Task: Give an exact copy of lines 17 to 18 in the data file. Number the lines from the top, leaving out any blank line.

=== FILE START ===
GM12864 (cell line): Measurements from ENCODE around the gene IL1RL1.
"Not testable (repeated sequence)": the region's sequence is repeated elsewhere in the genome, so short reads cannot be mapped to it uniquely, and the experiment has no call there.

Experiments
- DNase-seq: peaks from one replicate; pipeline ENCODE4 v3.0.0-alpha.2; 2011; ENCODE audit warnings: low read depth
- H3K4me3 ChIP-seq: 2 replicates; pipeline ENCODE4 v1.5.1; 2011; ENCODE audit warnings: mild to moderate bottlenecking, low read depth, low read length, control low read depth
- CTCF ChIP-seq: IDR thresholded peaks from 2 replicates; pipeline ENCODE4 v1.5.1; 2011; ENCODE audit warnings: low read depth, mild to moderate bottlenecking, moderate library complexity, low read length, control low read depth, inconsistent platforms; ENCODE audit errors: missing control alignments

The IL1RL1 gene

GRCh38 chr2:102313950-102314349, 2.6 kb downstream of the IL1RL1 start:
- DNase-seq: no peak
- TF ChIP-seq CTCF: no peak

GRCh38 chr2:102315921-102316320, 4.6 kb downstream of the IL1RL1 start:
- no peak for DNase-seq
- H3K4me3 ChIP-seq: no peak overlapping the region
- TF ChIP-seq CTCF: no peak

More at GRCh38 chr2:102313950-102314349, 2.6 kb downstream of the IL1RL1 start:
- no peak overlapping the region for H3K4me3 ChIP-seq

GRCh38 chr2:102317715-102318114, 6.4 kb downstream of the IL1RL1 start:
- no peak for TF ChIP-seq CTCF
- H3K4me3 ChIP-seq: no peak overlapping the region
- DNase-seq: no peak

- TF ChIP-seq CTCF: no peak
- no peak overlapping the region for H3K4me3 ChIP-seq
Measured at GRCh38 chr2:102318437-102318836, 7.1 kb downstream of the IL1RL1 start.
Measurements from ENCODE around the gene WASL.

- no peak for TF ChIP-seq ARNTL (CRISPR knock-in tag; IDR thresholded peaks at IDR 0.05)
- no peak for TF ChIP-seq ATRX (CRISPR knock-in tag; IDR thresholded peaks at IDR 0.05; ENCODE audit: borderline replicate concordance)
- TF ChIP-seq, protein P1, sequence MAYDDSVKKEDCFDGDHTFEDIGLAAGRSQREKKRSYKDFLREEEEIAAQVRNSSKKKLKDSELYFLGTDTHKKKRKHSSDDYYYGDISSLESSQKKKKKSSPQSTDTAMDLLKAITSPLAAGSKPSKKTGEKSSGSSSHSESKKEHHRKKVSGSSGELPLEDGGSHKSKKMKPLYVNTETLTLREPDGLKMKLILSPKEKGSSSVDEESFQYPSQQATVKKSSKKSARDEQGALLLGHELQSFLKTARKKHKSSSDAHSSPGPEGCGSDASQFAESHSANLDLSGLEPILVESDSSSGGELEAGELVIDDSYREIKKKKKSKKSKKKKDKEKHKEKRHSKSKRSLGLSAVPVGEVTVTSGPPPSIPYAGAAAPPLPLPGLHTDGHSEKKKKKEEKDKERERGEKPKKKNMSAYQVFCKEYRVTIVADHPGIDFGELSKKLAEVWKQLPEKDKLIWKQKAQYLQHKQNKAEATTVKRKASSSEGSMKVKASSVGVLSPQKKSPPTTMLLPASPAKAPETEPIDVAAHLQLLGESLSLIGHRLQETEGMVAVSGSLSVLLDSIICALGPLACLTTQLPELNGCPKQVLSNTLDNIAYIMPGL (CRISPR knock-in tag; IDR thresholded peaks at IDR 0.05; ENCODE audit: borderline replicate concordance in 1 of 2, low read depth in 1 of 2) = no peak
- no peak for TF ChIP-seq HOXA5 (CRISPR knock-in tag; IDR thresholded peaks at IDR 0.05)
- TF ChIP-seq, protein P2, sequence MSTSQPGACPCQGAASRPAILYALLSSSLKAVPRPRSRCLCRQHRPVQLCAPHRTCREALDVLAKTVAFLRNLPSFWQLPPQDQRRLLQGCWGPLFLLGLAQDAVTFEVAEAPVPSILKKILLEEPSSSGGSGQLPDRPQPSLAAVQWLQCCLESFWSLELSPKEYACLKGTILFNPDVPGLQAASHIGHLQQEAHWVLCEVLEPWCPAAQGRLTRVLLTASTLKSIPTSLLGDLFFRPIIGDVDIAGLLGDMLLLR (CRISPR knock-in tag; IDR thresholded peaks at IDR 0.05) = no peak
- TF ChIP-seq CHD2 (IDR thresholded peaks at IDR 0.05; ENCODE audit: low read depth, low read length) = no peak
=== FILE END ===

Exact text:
GRCh38 chr2:102317715-102318114, 6.4 kb downstream of the IL1RL1 start:
- no peak for TF ChIP-seq CTCF